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0

we can rewrite the matrix equation as s system of two linear equations. they are $$\begin{align} (a-k)x + by &= 0\\cx + (d-k)y &=0\end{align}$$ multiply the first equation by $(d-k)$, the second one by $b$, and subtracting gives $$\left((a-k)(d-k)-bc\right)x = 0.$$ we have two choices: (a) $x = 0$ or (b) $$(a-k)(d-k)-bc = 0.\tag 1$$ the first ...


0

As an aside, it's not too hard to show that the space $O(n, \Bbb F)$ of $n \times n$ orthgononal matrices over the field $\Bbb F$ (which we take to be $\Bbb R$ or $\Bbb C$) is an $\frac{1}{2}n (n - 1)$-dimensional (resp., real or complex) manifold, which in particular means that for any orthogonal matrix $A \in O(n)$ there is a local homeomorphism between ...


1

Yes, what you want is possible. Here is a conceptual explanation. Let $S_n$ be the symmetric group acting on vectors by permutations. The matrix $J$ commute with all the matrix of $S_n$. It follows that the eigenspaces of $J$ are invariant subspaces of the $S_n$ action. It is well-known that the action of $S_n$ has just two invariant subspaces, namely the ...


2

Yes. Let $S$ be the subset of $\{-1, 1\}^{2n}$ where each vector $v$ in $S$ has $n$ $1$s and $n$ $-1$s. It suffices to show that $\mathrm{span}(S)$ is equal to the $2n-1$ dimensional subspace perpendicular to the vector $(1,1,\dots, 1)$. (As you've noted, the all one's vector $(1,1,\dots, 1)$ already spans the other one-dimensional eigenspace of $J$). To ...


2

let us count the number of constraints: (a) to make the first column orthogonal to the remaining $n-1$ columns, you need $n-1$ constraints. al together one needs $(n-1)+(n-2) + \cdots + 2 + 1=\frac12 n(n-1).$ (b) to make all columns of length $1,$ one needs $n$ constraints. therefore, to make an $n \times n$ orthonormal matrix, you will have $$n^2 ...


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I came across a solution to this question a while ago, I just did a little Google search but unfortunately I couldn't find the original post to give credits to the person who solved this problem. I try to restate his/her elegant answer to the best of my recollections. Let's assume the inequality is correct for real positive numbers a, b, c, i.e. ...


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The matrix $\begin{pmatrix} 2 & 1 \\ -3 & 1 \end{pmatrix}$ is a counterexample. It is positive-definite since for $(x,y) \neq (0,0)$ we have $$ \begin{pmatrix} x & y \end{pmatrix} \begin{pmatrix} 2 & 1 \\ -3 & 1 \end{pmatrix} \begin{pmatrix} x \\ y \end{pmatrix} = 2x^2 - 2xy + y^2 = x^2 + (x-y)^2 > 0. $$ On the other hand, its ...


1

HINT: What would happen if you multiplied this matrix by $\pmatrix{1 \\ 1 \\ \vdots \\ 1}$? What does this tell you?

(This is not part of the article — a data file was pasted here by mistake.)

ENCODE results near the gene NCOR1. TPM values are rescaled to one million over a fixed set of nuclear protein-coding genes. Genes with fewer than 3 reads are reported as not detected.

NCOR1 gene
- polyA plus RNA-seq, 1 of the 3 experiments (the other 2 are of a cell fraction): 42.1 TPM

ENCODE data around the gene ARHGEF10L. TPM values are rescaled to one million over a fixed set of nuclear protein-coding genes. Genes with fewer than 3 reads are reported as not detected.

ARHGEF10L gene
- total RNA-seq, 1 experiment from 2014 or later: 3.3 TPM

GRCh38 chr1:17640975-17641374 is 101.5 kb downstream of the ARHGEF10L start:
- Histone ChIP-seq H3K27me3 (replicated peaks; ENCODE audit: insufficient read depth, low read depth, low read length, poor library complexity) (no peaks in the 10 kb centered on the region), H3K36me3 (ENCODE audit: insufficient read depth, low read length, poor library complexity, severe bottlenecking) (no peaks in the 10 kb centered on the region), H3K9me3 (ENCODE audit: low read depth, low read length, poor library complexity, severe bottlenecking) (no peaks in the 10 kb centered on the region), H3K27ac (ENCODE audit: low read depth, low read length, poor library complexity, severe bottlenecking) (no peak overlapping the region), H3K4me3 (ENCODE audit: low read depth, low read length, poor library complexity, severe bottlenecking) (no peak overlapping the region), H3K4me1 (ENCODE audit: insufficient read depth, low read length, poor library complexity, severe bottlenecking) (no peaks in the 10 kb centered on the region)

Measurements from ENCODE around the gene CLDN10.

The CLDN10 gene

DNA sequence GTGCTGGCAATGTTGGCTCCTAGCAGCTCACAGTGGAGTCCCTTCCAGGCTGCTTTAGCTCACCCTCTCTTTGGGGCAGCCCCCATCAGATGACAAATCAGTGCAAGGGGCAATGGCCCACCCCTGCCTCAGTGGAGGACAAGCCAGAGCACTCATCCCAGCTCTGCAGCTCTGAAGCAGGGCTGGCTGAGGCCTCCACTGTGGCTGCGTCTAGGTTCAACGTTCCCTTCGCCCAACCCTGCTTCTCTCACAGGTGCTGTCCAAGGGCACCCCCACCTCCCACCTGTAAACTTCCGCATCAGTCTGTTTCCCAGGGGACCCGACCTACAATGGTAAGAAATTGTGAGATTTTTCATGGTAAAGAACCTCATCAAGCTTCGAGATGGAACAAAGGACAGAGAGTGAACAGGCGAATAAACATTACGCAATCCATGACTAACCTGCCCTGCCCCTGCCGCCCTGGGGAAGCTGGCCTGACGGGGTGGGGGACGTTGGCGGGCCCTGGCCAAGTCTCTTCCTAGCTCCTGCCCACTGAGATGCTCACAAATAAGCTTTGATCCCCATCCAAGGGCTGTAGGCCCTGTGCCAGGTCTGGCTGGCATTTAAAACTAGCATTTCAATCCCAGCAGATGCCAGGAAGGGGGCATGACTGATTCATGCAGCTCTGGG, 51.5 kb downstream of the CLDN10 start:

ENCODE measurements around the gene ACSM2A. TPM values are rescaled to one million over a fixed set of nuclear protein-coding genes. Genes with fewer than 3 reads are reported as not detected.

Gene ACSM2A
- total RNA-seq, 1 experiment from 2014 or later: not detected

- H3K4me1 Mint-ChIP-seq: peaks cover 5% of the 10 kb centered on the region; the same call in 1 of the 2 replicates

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A corollary to Gershgorin's theorem states: More generally: let $M\in M_{n\times n}(\mathbb{R})$ be such that: \begin{equation} (\forall i\in {1,..,n}) (\sum_{j\neq i} a_{i,j}) < a_{i,i}. \end{equation} However, Gershgorin's theorem implies that each eigenvalue $\lambda$ of $M$ satisfies: \begin{equation} \lambda \in \cup_{i=1}^n Ball_{(\sum_{j\neq i} ...


3

Yes it is. Apply Gershgorin's Theorem.


0

If the matrix $A$ has an inverse $A^{-1}$ than $AB=AC \Rightarrow B=C$. But isf $A$ is not invertible $B$ and $C$ can be different. As noteed in other answers you can have as example a matrix : $$ A=\begin{bmatrix}a&0\\0&0 \end{bmatrix} $$ and you see that for $$ B=\begin{bmatrix}0&0\\b&0 \end{bmatrix} $$ You have $AB=0$, so for different ...


1

If $AB=AC$ then $A(B-C)=0$, and we can use the fact that the product of two non-zero matrices can be zero, so that both $A$ is non-zero and $B-C$ is non-zero, so that $B\neq C$.


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You just have to find a counter-example, like $$A=\begin{bmatrix} 0 & 0 \\ 0 & 1 \end{bmatrix},\quad B=\begin{bmatrix} 1\\0 \end{bmatrix},\quad C=\begin{bmatrix} 2\\0 \end{bmatrix}$$


3

Hint: You can find a counterexample with $$A=\begin{bmatrix}1 & 0\\ 0 & 0\end{bmatrix}$$


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The implications give a directed graph with $X \Rightarrow Y$ yielding an arrow from $X$ to $Y$: From $D$ you can hop to $A$, then to $F$ and finally each $E$. In fact for this graph you can reach any point $Y$ from any point $X$, and vice versa, thus $X \Rightarrow Y \wedge Y \Rightarrow X$ thus $X \iff Y$ for any pair $X$, $Y$.


0

yes. the determinant have the properties that $$det(AB) = det(A)det(B), det(I) = 1.$$ therefore using the two properties we have, $$det(A^2) = \left(det(A)\right)^2 = 1 \implies det(A) = \pm 1.$$


2

You have $1 = \text{det}I = \text{det}(A^2) = \text{det}A\text{det}A $ It follows that $\text{det}A = \pm 1$.


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$$\det{A^2}=\det{AA}=\det{A}\det{A}=(\det{A})^2=\det{I}=1$$ $$\therefore\det{A}=\pm 1$$


0

Your first chain shows that $a,b,c,d$ are all equivalent, because it forms a cycle of implications (because it begins and ends with $a$), hence any one implies any other. So now all you need to show is that at least one of them (doesn't matter which) is equivalent to $e$ and $f$. This is because equivalency is transitive, i.e. if $x$ is equivalent to $z$ and ...